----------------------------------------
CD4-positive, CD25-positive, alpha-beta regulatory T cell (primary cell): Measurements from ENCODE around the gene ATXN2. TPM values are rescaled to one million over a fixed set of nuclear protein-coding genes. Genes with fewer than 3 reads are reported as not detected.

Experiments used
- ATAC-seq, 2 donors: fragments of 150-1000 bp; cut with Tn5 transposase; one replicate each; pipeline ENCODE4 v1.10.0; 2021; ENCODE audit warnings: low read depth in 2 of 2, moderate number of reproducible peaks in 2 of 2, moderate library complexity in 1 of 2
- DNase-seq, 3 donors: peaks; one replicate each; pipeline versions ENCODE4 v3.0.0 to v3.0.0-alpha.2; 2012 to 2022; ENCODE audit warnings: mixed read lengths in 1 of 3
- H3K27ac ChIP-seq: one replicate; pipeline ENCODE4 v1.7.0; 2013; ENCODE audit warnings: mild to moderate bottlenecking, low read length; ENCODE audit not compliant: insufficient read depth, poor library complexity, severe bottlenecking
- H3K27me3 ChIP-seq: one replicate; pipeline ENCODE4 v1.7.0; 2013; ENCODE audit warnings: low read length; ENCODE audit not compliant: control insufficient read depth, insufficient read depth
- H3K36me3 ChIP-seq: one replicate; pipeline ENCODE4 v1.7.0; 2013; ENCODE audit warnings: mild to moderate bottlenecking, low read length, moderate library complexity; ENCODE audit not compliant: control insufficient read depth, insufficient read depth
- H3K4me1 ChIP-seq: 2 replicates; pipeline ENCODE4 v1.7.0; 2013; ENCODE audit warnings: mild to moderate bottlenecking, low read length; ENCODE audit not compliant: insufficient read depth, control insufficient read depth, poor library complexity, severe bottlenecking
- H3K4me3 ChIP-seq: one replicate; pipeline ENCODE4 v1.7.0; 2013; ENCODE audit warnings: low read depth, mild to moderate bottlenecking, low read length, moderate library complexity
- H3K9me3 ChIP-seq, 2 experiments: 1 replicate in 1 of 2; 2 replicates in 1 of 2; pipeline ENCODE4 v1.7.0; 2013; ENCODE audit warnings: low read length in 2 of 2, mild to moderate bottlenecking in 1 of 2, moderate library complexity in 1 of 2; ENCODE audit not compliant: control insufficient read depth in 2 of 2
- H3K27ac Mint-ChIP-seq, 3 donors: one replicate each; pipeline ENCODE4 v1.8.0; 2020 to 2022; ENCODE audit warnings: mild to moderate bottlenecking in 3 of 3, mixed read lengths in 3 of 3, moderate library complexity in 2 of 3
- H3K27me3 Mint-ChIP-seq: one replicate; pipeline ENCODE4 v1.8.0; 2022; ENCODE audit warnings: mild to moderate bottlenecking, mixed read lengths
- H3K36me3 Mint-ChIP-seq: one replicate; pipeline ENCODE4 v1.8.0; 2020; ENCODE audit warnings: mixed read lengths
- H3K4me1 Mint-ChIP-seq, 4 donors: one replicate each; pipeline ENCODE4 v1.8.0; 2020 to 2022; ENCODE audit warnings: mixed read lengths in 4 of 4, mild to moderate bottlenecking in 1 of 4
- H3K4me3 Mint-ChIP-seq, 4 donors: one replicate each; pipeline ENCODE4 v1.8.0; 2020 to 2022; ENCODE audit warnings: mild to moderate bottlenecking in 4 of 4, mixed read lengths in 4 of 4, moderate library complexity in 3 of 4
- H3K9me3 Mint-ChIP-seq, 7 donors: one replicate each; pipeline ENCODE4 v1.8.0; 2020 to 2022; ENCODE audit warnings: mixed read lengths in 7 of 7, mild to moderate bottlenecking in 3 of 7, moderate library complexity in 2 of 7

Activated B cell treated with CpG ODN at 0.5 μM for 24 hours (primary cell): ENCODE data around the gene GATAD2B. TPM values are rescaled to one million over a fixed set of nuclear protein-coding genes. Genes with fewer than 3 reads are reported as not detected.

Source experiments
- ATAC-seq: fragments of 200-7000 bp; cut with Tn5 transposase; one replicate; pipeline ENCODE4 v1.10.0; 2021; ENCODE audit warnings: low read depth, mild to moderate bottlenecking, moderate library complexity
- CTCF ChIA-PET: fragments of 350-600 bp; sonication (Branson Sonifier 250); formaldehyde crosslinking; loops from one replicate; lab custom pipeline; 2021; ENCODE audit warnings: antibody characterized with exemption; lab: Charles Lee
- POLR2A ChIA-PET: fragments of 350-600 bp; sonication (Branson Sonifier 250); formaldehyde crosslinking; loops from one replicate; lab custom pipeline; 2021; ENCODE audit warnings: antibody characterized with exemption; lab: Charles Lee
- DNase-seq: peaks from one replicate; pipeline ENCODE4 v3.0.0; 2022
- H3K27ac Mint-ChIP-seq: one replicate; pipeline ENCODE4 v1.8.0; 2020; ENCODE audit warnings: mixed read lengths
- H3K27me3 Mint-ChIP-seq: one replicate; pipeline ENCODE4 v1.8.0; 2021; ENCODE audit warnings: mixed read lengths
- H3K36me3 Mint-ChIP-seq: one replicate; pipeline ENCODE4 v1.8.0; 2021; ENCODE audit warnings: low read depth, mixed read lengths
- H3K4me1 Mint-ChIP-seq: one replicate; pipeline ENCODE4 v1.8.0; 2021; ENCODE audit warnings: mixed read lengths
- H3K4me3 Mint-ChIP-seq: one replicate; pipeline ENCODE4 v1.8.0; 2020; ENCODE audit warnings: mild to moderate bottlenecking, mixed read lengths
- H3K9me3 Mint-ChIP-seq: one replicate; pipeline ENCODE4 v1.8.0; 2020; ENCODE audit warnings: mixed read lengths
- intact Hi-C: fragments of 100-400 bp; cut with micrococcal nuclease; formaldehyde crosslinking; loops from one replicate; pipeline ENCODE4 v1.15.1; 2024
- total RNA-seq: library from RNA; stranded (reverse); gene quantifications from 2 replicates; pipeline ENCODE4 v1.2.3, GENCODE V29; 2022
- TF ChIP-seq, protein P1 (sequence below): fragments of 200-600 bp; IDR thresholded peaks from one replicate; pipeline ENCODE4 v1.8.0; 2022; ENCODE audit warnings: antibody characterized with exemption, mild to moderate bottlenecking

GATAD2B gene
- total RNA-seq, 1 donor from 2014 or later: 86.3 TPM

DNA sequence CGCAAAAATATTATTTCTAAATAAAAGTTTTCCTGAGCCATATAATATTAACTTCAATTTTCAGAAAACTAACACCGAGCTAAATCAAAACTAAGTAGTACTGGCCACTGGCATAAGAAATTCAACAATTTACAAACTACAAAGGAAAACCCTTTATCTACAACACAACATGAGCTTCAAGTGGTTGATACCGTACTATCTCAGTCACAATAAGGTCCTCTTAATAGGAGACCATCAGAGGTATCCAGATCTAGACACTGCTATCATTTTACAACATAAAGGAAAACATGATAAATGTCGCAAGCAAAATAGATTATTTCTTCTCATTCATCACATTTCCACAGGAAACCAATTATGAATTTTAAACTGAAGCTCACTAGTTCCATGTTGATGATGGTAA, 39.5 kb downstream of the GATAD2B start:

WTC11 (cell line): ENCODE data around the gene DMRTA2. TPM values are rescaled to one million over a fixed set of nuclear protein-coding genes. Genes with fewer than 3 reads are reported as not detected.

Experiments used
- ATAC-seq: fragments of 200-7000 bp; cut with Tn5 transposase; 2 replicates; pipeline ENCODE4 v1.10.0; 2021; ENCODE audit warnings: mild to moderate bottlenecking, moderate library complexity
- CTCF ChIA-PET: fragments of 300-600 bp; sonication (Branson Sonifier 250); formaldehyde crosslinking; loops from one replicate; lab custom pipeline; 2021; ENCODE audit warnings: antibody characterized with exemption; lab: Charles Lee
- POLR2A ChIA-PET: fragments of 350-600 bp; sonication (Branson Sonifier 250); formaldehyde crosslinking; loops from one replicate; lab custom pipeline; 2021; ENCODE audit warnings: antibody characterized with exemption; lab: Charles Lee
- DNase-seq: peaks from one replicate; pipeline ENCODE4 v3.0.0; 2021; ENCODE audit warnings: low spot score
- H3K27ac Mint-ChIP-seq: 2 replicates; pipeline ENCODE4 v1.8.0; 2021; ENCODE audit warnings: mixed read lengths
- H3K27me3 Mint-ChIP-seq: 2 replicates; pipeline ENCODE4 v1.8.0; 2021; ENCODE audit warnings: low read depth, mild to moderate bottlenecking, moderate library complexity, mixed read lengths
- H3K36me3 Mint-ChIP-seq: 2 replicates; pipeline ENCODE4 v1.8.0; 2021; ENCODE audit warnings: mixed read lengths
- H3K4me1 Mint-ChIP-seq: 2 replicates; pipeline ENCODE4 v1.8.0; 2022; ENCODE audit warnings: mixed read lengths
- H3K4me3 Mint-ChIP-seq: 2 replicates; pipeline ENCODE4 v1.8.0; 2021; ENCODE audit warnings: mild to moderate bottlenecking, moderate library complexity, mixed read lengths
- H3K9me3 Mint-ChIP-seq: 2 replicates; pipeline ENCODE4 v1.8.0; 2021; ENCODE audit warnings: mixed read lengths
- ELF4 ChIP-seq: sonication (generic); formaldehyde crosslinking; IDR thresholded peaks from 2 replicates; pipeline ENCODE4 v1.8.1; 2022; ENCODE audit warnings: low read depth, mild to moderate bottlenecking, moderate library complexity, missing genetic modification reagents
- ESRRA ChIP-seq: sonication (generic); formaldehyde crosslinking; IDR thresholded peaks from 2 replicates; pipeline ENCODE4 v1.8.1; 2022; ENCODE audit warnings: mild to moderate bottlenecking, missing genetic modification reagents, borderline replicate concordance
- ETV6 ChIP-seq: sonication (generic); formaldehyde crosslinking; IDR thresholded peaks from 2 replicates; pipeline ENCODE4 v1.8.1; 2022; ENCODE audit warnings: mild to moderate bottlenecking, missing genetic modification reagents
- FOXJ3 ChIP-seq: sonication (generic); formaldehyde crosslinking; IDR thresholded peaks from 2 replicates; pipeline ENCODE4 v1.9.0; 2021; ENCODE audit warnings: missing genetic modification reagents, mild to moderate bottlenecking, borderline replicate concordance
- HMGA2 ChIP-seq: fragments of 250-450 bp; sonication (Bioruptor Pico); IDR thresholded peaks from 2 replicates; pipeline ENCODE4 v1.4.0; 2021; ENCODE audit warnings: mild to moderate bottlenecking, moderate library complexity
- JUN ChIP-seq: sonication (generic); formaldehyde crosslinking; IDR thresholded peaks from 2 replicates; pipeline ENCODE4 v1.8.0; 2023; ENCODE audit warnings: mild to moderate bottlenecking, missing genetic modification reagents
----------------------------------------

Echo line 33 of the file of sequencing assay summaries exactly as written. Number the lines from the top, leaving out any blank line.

- total RNA-seq, 1 donor from 2014 or later: 86.3 TPM